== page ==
Wednesday, September 09, 2009

Nagel on Evolution

Thomas Nagel is one of my favorite philosophers. He's been famous in philosophy circles since he published his essay "What Is It Like to Be a Bat?" in 1974. He recently wrote an essay in the journal Philosophy and Public Affairs entitled "Public Education and Intelligent Design". In it he argues (among other things) that evolutionary biologists are over-confident when they compare the certainty of evolution with that of a spherical earth. Nagel thinks this is "a vast underestimation of how much we do not know, and how much about the evolutionary process remains speculative and sketchy." I find this interesting because in The View from Nowhere he argued that proponents of evolution are over-reaching in their application of it.

Evolutionary hand waving is an example of the tendency to take a theory which has been successful in one domain and apply it to anything else you can't understand -- not even to apply it, but vaguely to imagine such an application. It is also an example of the pervasive and reductive naturalism of our culture. 'Survival value' is now invoked to account for everything from ethics to language.
Even if randomness is a factor in determining which mutation will appear when (and the extent of the randomness is apparently in dispute), the range of genetic possibilities is not itself a random occurrence but a necessary consequence of the natural order. The possibility of minds capable of forming progressively more objective conceptions of reality is not something the theory of natural selection can attempt to explain, since it doesn't explain possibilities at all, but only selection among them.

This sounds very similar to the Argument from Reason, that some of the properties of mind are inconsistent with naturalism. Victor Reppert has referred to Nagel a few times at Dangerous Idea 2.

Yet while Nagel appears to be anti-naturalist, he is also an atheist. In The Last Word he writes:

In speaking of the fear of religion, I don't mean to refer to the entirely reasonable hostility toward certain established religions and religious institutions, in virtue of their objectionable moral doctrines, social policies, and political influence. Nor am I referring to the association of many religious beliefs with superstition and the acceptance of evident empirical falsehoods. I am talking about something much deeper -- namely, the fear of religion itself. I speak from experience, being strongly subject to this fear myself: I want atheism to be true and am made uneasy by the fact that some of the most intelligent and well-informed people I know are religious believers. It isn't just that I don't believe in God and, naturally, hope that I'm right in my belief. It's that I hope there is not a God! I don't want there to be a God; I don't want the universe to be like that. ...My guess is that this cosmic authority problem is not a rare condition and that it is responsible for much of the scientism and reductionism of our time.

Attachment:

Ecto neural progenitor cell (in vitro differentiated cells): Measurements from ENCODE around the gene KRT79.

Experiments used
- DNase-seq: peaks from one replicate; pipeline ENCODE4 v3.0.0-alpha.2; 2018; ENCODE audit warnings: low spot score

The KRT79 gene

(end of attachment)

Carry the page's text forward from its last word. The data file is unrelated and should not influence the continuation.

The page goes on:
A critique of Nagel's recent essay is at Pure Pedantry. The main point of contention is that Nagel is unaware that science is intrinsically naturalistic. The comments over there are interesting as a lot of them seem to disagree with this pronouncement. Via Keith Burgess-Jackson, another atheist who sides with Nagel.

(cross-posted at Agent Intellect)

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Unknown said...

Well, that is an interesting comment by Nagel. You know, when I first saw it I noticed the same thing that Dr. Reppert did:

What if a Christian were to say that he or she was afraid of atheism using similar terms. Wouldn't the atheists be all over that Christian, claiming once again that this is an admission that Christians only believe what they believe as a result of wishful thinking?

Though I agree with Nagel in 'that proponents of evolution are over-reaching in their application of it.' I mean there is no doubt that evolution does happen, but there are still some unanswered questions and gaps in our knowledge.

Brandon said...

Nagel is actually not anti-naturalist at all; he's what's called a nonreductive naturalist. I imagine he would agree that science is intrinsically naturalistic; he just doesn't think it's intrinsically reductivist -- that is, we have no way of reducing higher-level descriptions of the universe (e.g., in terms of minds, ethics, language) to lower-level descriptions of the universe (e.g., in terms of quantum phenomena), and, indeed, we have reason to think it can't actually be done. But he still thinks that all these things are natural properties, that while they are different and irreducible descriptions what they are describing is the same physical universe, and that in principle science can study them all (just not by reducing them to a single kind of description).

Brandon said...

I meant to add, but forgot, that Nagel's The Last Word shows just how close he comes to the AFR -- it's basically a naturalistic version of the AFR by an atheist who can see why theists would like the AFR but can't move the additional step to theism. It's very well done, and, like much of Nagel's work, very readable.